A stunningly beautiful classic tropical montane forest or "cloud forest" is encountered on the sloped hills above agricultural lands (see the World Conservation Monitoring Program cloud forest database).  The forest is striking for the size of its trees at high altitude (30 meter trees above 3600 meters), the age of the older trees (500 years or more), and the record-setting biodiversity that has been encountered in any of the groups of plants or animals that have been investigated.  Encino (Weinmania sp.), Yalta (Ocotea sp.), Guandera (Clusia flavifolia) and melastomes dominant the arboreal diversity.  On-going human presence is minimal, but many larger trees have been cut for fire-wood and charcoal, as well as home construction, over the last 50-200 years.  The agricultural frontier is continuously expanding up-slope as new lands are cleared for potato production, which is said to be best on recently cleared forest land.  Almost all of the frog species known in the region are found in forest habitat, although most extend into one of the neighboring habitats as well.   


This uniquely Andean alpine grassland is a cold environment, but without the very harsh winter-time conditions that would be found in the temperate alpine.  Snow is unknown within the study zone.  Moist marshes are interspersed among dryer grassland and the unique, 2-3 meter tall, tree-like Frailejon (Espeletia) is the dominant feature of the paramos in the northern part of the study region. Bunch grasses and carpet plants are the other predominant species, but very little organized botanical study has been conducted.  Soils are moist but, in the absence of rain, dry sufficiently to allow firing.  Humans have a transient presence, generally for transport to and from fishing grounds.  Previous to the last century and, perhaps in pre-Colombian times, the paramo may have been an important trade and agricultural region.  Without a doubt, the largest issue facing the paramo is the role of fire and whether the paramo is, in fact, a naturally pyrogenic environment.  In modern times, the paramo has been fired regularly, in some areas under the belief that firing will bring back a richer grass growth, and in other areas under the belief that firing will bring rain.  The diversity of frogs found in the paramo is nothing short of astonishing given the harshness--due to both cold and firing--of the environment.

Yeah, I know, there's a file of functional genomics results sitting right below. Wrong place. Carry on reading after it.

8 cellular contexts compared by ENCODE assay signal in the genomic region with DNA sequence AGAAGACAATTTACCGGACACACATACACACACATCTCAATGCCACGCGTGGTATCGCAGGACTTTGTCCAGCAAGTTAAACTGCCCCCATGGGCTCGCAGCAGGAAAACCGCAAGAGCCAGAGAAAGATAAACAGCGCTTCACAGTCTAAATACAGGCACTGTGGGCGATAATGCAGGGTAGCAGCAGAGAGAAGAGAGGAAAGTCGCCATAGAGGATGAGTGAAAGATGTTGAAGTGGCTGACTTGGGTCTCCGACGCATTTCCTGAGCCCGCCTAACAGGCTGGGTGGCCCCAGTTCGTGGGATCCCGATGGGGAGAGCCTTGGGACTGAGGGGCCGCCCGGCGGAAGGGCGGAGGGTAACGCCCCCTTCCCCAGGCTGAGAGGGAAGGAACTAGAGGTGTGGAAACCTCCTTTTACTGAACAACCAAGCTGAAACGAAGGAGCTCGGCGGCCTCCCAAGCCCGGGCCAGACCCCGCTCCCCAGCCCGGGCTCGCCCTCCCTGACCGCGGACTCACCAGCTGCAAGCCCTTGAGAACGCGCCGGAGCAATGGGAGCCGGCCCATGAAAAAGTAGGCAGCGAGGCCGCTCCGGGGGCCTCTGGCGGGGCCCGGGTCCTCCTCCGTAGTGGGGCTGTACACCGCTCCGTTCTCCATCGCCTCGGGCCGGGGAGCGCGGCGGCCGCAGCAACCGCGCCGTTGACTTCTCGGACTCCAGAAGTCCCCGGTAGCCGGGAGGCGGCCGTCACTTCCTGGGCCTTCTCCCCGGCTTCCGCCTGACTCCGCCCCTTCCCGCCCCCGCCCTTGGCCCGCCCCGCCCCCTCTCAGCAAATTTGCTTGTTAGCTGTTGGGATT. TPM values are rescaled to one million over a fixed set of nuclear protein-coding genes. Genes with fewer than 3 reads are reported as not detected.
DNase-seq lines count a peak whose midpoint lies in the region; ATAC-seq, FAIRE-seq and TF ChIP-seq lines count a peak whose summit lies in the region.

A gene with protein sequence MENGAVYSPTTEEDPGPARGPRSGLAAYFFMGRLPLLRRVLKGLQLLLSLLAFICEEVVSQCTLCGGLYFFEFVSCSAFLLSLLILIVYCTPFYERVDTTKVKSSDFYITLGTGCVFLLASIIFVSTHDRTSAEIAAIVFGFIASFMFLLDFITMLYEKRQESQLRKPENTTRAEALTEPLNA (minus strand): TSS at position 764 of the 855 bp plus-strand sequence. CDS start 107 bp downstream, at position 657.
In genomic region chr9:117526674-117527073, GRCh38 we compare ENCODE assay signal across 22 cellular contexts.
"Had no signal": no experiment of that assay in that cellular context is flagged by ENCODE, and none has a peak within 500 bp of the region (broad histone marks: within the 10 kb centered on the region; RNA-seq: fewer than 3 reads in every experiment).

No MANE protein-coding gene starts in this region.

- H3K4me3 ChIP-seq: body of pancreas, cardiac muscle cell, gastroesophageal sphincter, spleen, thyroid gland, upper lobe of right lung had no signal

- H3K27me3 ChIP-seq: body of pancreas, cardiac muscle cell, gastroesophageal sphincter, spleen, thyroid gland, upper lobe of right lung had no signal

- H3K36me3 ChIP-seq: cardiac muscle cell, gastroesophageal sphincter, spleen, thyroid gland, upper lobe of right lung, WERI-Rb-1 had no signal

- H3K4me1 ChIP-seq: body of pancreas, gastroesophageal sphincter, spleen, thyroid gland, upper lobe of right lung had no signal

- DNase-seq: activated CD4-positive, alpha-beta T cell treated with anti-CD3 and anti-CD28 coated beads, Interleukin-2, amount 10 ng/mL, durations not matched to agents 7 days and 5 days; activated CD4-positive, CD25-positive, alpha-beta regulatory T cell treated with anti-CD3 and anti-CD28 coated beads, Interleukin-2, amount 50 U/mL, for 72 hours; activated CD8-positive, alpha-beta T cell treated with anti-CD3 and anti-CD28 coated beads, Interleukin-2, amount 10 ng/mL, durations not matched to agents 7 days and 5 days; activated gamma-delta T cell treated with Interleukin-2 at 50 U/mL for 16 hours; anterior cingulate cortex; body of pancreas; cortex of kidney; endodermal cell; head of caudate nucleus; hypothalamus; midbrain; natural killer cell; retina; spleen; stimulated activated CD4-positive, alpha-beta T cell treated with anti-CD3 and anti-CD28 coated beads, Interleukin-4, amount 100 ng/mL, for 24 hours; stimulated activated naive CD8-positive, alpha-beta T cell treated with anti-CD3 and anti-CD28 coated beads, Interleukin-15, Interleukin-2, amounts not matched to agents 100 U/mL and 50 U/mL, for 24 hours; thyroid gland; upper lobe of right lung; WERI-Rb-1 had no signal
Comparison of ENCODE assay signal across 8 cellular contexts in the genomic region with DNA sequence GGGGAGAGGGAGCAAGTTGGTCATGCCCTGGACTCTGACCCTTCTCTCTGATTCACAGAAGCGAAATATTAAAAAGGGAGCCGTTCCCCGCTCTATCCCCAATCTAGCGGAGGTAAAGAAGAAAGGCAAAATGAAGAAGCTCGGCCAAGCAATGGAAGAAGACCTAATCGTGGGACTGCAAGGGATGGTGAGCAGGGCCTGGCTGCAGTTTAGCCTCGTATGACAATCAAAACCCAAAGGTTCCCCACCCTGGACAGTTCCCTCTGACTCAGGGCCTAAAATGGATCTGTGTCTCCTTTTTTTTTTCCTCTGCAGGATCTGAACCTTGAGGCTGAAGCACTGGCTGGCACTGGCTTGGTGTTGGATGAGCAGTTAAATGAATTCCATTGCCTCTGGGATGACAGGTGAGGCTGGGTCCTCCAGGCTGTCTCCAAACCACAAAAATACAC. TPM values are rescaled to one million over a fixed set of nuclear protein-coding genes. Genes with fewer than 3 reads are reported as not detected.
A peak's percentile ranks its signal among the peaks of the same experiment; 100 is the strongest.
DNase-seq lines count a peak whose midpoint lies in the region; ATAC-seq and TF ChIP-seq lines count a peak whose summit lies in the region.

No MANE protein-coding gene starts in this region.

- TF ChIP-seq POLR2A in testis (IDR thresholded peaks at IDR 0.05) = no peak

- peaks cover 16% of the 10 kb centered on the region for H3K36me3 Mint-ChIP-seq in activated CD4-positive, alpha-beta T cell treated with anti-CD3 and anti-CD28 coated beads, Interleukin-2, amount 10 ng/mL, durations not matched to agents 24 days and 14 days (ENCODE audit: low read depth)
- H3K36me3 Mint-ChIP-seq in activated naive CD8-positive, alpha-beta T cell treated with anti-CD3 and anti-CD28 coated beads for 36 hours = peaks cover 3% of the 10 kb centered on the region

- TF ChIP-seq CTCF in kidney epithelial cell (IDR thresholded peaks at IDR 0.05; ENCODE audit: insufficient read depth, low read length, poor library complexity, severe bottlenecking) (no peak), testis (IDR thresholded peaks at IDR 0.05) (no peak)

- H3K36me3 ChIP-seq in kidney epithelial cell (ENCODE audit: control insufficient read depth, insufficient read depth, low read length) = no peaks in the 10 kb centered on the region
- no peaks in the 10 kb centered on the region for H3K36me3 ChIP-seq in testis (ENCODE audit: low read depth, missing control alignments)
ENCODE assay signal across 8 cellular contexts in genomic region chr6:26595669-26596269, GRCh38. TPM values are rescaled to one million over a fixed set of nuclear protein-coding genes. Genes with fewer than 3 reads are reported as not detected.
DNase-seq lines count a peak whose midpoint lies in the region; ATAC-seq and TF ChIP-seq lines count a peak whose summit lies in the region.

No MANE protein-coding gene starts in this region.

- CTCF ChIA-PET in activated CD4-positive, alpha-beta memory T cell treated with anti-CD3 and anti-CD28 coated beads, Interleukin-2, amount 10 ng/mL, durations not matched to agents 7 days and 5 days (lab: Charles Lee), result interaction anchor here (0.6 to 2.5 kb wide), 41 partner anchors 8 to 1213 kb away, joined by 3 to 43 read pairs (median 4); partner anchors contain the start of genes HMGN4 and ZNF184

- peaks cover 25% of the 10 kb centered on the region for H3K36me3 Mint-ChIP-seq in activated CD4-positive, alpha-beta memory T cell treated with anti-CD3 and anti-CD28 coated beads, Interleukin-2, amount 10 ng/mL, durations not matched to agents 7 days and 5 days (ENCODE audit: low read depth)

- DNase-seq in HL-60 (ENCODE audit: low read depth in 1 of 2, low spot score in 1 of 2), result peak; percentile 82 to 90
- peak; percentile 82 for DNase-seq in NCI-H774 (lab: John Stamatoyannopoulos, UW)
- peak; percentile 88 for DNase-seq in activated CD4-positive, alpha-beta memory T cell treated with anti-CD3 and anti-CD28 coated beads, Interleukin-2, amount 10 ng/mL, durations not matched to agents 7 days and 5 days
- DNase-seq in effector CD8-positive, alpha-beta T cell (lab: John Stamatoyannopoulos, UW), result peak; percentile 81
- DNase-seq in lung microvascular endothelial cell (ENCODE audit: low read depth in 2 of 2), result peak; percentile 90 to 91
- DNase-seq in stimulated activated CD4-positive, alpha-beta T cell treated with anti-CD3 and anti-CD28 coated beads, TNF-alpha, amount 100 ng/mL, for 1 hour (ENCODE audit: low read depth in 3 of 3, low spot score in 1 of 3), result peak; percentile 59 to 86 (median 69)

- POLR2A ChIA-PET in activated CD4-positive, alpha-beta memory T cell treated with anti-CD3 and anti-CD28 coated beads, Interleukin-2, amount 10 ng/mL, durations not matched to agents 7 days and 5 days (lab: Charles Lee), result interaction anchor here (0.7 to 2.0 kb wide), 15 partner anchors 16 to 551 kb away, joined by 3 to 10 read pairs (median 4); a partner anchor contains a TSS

Agricultural Frontier

The agricultural frontier is the well-defined, and constantly moving, boundary between agricultural lands and cloud forest.  Forest is continuously being cut to open new fields, but the rate of forest conversion is unknown.  The predominant issue here is the trade-off between long-term sustainable agricultural production and the apparent need for new farmland.  The loss of forest is full of unknowns:  Will forest re-invade farmland?  What is the role of forest in the health and well-being of the environment and humans in the area?  And, in the case of the amphibian fauna, how and why do frogs cross this very distinct boundary between two extremely different habitats?  In many ways, forest conversion to agricultural land defines and dominates the dynamics of the natural-cultural landscape--this is true from both a local farmer's viewpoint as well as an international conservationist's.  This is where quality information that will lead to solid local stewardship of the landscape and rational land planning is most important.  

"Alpine" Tree Line

The alpine tree line is the boundary between forest and paramo.  The most important issue here is the extent to which human activity determines the location and form of this tree-line.  It may be that comparison with the traditional temperate "timberline" is inadequate and that firing and other human activities, and not the physiological impossibility for tree growth, determine the location of this boundary.  The uncanny straightness, the full growth forest at the boundary (no dwarfing), and the many evidences for firing suggest a strong anthropogenic component in controlling this tree-line.  Again, it is difficult to understand how and why frogs cross this abrupt boundary between two such different environments.